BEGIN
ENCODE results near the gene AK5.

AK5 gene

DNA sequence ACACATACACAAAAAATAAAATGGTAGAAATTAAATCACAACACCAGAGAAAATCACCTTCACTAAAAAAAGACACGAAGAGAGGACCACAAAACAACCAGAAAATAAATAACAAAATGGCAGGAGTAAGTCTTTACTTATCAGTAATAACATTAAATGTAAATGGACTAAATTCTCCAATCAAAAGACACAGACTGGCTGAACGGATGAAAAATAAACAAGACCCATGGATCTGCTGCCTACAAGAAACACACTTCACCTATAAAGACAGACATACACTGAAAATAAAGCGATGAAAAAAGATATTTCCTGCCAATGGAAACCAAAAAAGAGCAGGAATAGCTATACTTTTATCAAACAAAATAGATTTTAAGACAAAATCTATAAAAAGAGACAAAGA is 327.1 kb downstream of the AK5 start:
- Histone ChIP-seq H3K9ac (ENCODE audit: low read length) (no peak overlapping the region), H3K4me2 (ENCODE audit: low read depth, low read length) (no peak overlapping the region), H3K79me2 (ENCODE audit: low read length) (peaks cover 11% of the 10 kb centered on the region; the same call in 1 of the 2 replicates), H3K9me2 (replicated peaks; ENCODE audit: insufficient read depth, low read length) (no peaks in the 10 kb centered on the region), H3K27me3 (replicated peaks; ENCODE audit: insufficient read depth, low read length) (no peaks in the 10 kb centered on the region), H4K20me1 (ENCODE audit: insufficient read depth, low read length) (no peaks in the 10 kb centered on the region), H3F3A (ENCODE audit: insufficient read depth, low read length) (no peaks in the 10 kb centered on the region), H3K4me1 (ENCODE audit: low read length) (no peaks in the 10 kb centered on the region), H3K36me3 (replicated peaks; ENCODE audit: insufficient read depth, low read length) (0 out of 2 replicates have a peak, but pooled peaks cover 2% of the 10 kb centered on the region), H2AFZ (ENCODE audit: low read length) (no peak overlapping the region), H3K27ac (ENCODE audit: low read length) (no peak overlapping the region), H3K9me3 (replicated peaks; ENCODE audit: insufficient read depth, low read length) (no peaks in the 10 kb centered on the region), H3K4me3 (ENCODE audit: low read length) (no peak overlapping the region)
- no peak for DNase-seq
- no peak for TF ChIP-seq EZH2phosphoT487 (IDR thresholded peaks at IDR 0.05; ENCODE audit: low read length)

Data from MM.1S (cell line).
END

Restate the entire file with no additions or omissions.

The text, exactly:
ENCODE results near the gene AK5.

AK5 gene

DNA sequence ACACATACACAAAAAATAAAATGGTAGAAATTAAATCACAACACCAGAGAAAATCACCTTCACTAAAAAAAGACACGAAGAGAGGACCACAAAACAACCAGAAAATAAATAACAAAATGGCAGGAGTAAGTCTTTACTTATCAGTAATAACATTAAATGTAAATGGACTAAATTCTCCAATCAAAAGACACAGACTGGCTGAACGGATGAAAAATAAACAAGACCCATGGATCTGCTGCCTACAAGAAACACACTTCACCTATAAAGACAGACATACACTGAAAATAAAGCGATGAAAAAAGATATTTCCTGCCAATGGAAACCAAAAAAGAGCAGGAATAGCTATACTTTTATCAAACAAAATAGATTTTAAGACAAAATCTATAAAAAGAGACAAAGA is 327.1 kb downstream of the AK5 start:
- Histone ChIP-seq H3K9ac (ENCODE audit: low read length) (no peak overlapping the region), H3K4me2 (ENCODE audit: low read depth, low read length) (no peak overlapping the region), H3K79me2 (ENCODE audit: low read length) (peaks cover 11% of the 10 kb centered on the region; the same call in 1 of the 2 replicates), H3K9me2 (replicated peaks; ENCODE audit: insufficient read depth, low read length) (no peaks in the 10 kb centered on the region), H3K27me3 (replicated peaks; ENCODE audit: insufficient read depth, low read length) (no peaks in the 10 kb centered on the region), H4K20me1 (ENCODE audit: insufficient read depth, low read length) (no peaks in the 10 kb centered on the region), H3F3A (ENCODE audit: insufficient read depth, low read length) (no peaks in the 10 kb centered on the region), H3K4me1 (ENCODE audit: low read length) (no peaks in the 10 kb centered on the region), H3K36me3 (replicated peaks; ENCODE audit: insufficient read depth, low read length) (0 out of 2 replicates have a peak, but pooled peaks cover 2% of the 10 kb centered on the region), H2AFZ (ENCODE audit: low read length) (no peak overlapping the region), H3K27ac (ENCODE audit: low read length) (no peak overlapping the region), H3K9me3 (replicated peaks; ENCODE audit: insufficient read depth, low read length) (no peaks in the 10 kb centered on the region), H3K4me3 (ENCODE audit: low read length) (no peak overlapping the region)
- no peak for DNase-seq
- no peak for TF ChIP-seq EZH2phosphoT487 (IDR thresholded peaks at IDR 0.05; ENCODE audit: low read length)

Data from MM.1S (cell line).